So, I think it's definitively easier to crack native code than obfuscated c# code.

Note: Im far from being a reverser but i've experimented here and there like everyone else who is curious about how things work, and what i did was more a fix than a hack, and after 10 years of programming, you start to know how apps work...

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[color=#1C2837][size=2][/quote][color=#1C2837][size=2]Halving your productivity but preventing someone from taking your distribution verbatim, reverse engineering it (automated) and releasing their own modified version in 2 hours is a good trade-off.[/quote]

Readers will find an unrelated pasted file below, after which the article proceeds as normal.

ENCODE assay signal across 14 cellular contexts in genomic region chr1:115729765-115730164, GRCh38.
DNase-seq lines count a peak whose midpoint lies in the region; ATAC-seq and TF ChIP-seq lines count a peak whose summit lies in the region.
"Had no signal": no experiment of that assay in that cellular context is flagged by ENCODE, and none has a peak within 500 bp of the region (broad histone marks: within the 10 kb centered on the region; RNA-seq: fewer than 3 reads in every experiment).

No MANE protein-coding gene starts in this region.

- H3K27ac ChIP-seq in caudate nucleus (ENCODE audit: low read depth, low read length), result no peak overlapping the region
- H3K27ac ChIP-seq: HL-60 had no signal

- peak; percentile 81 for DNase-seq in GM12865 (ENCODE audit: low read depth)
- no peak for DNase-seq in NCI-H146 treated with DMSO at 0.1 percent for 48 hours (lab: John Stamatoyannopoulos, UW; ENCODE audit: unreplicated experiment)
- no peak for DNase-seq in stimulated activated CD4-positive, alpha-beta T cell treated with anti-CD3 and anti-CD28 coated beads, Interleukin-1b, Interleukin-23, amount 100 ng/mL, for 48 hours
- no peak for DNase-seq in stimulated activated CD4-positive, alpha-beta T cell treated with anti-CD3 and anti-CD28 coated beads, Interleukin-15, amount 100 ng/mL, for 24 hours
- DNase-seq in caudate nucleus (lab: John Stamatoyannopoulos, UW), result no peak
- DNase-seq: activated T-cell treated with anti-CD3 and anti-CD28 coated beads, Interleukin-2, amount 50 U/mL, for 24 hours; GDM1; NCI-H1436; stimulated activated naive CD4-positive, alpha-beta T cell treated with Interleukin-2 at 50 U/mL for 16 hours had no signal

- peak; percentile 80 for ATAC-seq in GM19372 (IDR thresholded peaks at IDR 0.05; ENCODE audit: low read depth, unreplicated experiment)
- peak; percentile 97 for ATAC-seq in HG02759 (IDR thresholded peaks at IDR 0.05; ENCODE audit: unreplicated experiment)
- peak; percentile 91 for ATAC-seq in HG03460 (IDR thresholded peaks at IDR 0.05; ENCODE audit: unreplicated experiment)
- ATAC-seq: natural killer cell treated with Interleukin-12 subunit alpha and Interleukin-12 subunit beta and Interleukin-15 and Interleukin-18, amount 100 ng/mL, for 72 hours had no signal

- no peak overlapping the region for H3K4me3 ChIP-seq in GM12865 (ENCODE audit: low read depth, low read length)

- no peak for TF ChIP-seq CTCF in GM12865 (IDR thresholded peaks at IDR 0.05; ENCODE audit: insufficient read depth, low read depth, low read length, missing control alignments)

[color=#1C2837][size=2]

[color=#1C2837][size=2]That depends. If you're halving your productivity to prevent someone from ever reverse engineering your code then it may be a good trade off. [color=#1C2837][size=2]If you're halving your productivity to increase the time taken to reverse engineer your code from 2 hours to 8 hours, then it's likely not.
[color=#1C2837][size=2]

[color="#1c2837"]Like DRM, obfuscation merely increases the effort an attacker has to put in - and like DRM it's mathematically flawed and requires orders of magnitude more effort to implement than to break.